January 28, 2014; Bloomberg News

The members of the Northwestern University football team have put the lie to the concept of “dumb jocks.” Wildcat quarterback Kain Colter says that the players for this nonprofit university need union representation just like the players on NFL teams, but in this case, they need their rights defended against the universities that “employ” them and against the National Collegiate Athletic Association (NCAA).

“The system resembles a dictatorship where the NCAA mandates rules and regulations that players must abide by without any input or negotiation,” Colter told a press conference. As a result, Colter and his team members have formed the College Athletes Players Association (CAPA) and filed a petition with the National Labor Relations Board.

College football players are unpaid, but do get part or all of their tuitions covered. However, they generate huge revenues for the schools and the NCAA in the form of billions of dollars’ worth of television contracts, sponsorships, ticket sales, and merchandise purchases. The NCAA didn’t take kindly to the CAPA petition, declaring the football players to be “student-athletes,” not employees, and that the union effort undermines the primary purpose of their participation on college football teams—getting a college education. There might be additional reasons for the NCAA’s strident opposition, including a pending class action suit regarding the NCAA’s alleged failure to provide information and support for college players facing the prospect of head trauma; last year, a federal district court judge granted current and past college football players class-action status in this case.

The Northwestern players are being supported by the United Steelworkers union, which has committed to pay the costs of CAPA’s legal fees in dealing with the NCAA at the NLRB. They are also endorsed in theory by the NFL Players Association, which in 2012 issued a statement in support of the National College Players Association (which is providing help to CAPA) for its efforts on behalf of “basic rights and protections for future NFLPA members.”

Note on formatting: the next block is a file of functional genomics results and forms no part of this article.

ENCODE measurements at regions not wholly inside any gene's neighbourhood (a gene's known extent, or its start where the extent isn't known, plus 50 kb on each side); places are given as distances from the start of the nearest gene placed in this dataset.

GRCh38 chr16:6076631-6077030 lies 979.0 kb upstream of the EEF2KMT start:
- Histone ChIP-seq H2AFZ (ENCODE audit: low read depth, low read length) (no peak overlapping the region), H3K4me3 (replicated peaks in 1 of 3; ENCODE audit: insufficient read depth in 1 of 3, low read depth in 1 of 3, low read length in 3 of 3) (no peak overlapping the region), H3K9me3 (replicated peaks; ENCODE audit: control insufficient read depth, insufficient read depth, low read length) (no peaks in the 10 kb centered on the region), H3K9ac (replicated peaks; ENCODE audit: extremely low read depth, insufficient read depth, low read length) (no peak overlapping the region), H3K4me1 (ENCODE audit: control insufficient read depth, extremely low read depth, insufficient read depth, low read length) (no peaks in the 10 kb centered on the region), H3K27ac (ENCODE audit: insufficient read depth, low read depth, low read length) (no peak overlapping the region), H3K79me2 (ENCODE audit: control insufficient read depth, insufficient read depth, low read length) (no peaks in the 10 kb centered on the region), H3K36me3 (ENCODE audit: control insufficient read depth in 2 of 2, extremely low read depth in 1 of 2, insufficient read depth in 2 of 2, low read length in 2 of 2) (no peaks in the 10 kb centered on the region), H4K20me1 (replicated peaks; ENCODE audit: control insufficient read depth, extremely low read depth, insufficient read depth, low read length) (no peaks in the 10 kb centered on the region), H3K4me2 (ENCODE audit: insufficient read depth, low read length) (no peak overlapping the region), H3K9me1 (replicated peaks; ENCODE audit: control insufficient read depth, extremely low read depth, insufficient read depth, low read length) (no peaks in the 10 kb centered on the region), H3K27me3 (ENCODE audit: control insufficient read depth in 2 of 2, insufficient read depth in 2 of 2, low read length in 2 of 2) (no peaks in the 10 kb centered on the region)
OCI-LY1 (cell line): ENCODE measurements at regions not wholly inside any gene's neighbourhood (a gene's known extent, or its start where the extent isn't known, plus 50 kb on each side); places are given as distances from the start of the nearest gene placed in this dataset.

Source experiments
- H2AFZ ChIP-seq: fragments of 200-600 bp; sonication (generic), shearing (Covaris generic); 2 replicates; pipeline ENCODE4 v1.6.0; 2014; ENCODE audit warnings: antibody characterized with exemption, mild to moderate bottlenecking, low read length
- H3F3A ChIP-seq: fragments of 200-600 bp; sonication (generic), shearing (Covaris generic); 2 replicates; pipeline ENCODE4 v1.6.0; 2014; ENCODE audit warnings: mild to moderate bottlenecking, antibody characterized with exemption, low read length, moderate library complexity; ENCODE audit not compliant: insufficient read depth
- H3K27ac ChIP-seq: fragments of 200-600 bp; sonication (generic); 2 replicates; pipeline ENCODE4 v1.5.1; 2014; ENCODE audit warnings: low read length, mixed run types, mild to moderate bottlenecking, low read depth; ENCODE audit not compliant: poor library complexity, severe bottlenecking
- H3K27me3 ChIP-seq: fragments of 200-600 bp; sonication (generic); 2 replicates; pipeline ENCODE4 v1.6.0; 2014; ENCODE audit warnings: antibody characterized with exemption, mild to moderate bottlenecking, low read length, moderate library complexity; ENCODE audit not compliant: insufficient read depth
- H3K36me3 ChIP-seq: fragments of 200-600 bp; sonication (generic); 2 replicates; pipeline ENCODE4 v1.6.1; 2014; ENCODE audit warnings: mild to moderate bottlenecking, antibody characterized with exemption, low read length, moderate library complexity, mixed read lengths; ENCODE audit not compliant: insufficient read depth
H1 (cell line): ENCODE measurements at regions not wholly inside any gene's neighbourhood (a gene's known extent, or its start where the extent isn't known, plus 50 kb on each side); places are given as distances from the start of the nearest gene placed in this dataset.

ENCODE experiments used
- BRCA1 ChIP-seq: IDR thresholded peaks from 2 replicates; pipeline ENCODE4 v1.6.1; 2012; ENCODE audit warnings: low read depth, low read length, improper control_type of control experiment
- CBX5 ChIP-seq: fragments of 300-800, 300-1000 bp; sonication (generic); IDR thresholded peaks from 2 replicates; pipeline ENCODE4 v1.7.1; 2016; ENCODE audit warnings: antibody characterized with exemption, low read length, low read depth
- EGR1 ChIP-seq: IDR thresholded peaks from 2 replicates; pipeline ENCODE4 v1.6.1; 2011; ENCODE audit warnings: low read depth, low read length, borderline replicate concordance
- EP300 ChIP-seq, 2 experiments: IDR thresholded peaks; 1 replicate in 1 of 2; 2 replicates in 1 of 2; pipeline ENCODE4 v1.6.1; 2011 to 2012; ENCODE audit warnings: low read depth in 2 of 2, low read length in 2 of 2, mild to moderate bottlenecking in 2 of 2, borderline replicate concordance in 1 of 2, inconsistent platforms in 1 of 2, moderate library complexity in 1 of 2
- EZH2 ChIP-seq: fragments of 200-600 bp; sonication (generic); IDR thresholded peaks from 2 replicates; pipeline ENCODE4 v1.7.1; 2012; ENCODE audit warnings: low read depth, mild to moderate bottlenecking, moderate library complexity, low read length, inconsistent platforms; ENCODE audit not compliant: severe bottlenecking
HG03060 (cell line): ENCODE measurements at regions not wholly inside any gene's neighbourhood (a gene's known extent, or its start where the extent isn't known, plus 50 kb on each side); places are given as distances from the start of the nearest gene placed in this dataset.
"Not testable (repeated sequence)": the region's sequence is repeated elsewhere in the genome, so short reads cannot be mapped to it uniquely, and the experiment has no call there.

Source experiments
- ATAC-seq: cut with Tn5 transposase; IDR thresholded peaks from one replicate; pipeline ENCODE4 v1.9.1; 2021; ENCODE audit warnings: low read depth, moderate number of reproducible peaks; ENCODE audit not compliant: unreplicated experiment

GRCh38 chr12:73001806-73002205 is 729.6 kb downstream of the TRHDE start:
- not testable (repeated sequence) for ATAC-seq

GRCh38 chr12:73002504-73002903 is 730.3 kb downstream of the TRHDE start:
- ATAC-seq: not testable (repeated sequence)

In negotiating with private universities, CAPA and potential unions of football players like CAPA are dealing with big businesses. For example, the football program at the University of Notre Dame generates hundreds of millions in revenues every year. It makes sense that the people whose “labor” generates those revenues would want to negotiate a deal for a larger share of the income beyond what the schools pay for their scholarships.

The press hasn’t quite made the connection between the Northwestern University football players’ request for union representation and the union organizing efforts of university graduate students. Slowly, against the opposition of many universities, grad students who function as teaching assistants are making headway. Last month, graduate teaching and research assistants at New York University voted 620 to 10 to affiliate with the United Auto Workers. The universities (and many professors) have been responding to the grad students much like the NCAA has responded to the football players: Teaching assistants and researchers, they say, aren’t really employees and should focus on their studies instead. Similarly, grossly underpaid adjunct professors believe that they should be getting a better share of the revenues they help universities generate and have been organizing on several campuses with the help of an organization called the New Faculty Majority. With adjuncts as well, universities and often professors as well don’t want to see adjuncts admitted to the club of employees who should be given employee rights and other protections.

The potential success of their organizing will probably not help the players currently on the team, as most will probably graduate before the NLRB rules on CAPA after the university protests and runs out of potential appeals. Success might be measured not in terms of what helps Colter and his teammates, but whether their successors as Northwestern Wildcats, as well as members of other college football teams, are able to get a better break in the multi-billion dollar industry of collegiate football.—Rick Cohen